Becoming a Christian Consciously Versus Nonconsciously

Volume 19
Winter 1991
Becoming a Christian Consciously Versus Nonconsciously

The religious devotion of nonconscious, sudden, and gradual believers in a sample of 107 undergraduates was examined. Participants responded to three questionnaires exploring their conversions, investment in Christianity, and intrinsic-extrinsic religious orientation. Individuals who had made a conscious decision, sudden or gradual, to become a Christian were more devoted than those who had not. Attributions primarily supporting one’s Christian identity were also explored: Having received Christ as Savior was linked to a conscious conversion decision and to higher devotion, whereas being raised as a Christian was linked to no conscious decision and to lower devotion. Post-decisional psychological processes that foster commitment are discussed. Issues for future research are suggested.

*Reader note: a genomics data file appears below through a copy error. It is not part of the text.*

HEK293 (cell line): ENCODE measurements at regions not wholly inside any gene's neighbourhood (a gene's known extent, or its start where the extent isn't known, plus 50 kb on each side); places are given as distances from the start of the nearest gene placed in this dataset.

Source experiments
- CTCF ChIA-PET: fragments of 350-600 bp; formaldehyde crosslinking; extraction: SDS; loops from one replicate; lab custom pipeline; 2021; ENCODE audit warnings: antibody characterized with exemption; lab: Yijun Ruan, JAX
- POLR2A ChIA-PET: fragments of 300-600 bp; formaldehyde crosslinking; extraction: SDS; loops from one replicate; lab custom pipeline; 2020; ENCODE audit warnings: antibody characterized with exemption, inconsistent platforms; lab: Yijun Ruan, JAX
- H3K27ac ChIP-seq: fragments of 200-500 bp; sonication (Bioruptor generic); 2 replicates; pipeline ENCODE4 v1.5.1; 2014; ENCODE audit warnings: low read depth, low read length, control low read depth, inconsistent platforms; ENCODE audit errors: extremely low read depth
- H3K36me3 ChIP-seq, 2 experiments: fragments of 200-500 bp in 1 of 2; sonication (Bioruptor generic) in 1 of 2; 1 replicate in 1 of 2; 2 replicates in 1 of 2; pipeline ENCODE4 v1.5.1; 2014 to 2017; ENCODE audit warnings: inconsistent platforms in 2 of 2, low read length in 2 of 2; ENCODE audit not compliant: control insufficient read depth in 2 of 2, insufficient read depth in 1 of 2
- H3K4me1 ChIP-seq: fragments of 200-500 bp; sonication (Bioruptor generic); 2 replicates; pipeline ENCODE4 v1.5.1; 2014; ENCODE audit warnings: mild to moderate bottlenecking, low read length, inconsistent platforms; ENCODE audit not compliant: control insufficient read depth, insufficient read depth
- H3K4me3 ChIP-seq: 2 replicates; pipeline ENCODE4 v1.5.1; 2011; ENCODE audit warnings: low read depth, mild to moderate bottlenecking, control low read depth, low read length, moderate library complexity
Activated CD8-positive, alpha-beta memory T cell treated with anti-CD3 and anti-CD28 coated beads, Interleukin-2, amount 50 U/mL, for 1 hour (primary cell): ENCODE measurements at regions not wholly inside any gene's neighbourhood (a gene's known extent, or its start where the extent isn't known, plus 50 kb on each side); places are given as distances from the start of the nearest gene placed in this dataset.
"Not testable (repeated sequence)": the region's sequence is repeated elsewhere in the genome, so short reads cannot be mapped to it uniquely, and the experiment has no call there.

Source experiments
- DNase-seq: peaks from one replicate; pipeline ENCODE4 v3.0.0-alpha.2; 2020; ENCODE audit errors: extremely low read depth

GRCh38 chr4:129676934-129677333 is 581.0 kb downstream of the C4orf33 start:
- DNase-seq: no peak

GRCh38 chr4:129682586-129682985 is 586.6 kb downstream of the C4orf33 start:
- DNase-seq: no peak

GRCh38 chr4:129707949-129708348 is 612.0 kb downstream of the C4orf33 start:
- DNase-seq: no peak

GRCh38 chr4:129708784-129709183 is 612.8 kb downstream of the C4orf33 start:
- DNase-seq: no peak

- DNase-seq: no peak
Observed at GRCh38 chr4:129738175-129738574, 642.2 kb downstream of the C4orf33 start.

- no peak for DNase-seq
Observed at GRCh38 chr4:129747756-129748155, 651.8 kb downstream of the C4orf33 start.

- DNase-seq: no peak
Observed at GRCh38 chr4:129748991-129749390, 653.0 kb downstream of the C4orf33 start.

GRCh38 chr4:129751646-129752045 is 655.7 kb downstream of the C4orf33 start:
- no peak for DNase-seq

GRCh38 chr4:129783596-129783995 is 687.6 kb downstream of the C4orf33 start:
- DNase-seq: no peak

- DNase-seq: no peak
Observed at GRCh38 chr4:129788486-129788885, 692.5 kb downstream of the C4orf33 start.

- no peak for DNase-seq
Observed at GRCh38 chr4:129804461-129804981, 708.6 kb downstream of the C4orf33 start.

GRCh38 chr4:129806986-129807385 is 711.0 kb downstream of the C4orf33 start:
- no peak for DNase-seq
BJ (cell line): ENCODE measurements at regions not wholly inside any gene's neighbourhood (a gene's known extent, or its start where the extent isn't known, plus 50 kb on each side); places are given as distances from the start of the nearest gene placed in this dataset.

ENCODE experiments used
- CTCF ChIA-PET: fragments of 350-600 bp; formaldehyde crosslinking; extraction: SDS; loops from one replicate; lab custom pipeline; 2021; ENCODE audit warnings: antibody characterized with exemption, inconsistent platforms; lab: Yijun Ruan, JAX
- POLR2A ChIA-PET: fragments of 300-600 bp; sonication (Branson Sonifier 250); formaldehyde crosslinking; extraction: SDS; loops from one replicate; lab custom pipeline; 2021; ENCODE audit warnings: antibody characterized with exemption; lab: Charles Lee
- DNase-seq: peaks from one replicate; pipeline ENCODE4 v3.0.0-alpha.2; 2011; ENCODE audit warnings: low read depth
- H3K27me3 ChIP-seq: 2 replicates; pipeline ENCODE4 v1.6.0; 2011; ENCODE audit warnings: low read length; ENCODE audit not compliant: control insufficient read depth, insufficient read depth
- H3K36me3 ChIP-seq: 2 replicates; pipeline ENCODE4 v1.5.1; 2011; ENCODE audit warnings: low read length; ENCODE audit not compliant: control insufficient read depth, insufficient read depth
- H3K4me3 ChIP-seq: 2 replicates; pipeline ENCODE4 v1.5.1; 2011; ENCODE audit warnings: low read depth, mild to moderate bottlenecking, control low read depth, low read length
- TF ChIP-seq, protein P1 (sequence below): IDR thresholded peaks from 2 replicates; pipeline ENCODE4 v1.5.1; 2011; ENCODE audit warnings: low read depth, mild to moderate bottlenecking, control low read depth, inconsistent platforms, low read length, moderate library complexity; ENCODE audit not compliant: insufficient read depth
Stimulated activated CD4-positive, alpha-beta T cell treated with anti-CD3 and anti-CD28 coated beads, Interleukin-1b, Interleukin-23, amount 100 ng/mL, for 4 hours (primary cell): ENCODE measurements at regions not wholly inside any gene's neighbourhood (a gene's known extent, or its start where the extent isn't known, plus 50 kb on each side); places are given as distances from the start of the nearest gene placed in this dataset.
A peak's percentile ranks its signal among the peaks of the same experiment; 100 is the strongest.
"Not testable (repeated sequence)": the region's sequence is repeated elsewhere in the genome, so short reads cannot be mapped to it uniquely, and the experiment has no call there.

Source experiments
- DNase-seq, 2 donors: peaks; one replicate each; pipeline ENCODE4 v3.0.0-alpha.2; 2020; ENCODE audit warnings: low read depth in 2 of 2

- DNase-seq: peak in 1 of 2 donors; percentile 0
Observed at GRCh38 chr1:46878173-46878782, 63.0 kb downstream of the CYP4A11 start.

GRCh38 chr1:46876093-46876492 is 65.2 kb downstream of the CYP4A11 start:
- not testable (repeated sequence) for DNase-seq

Dr. C. Liu
364 - 375
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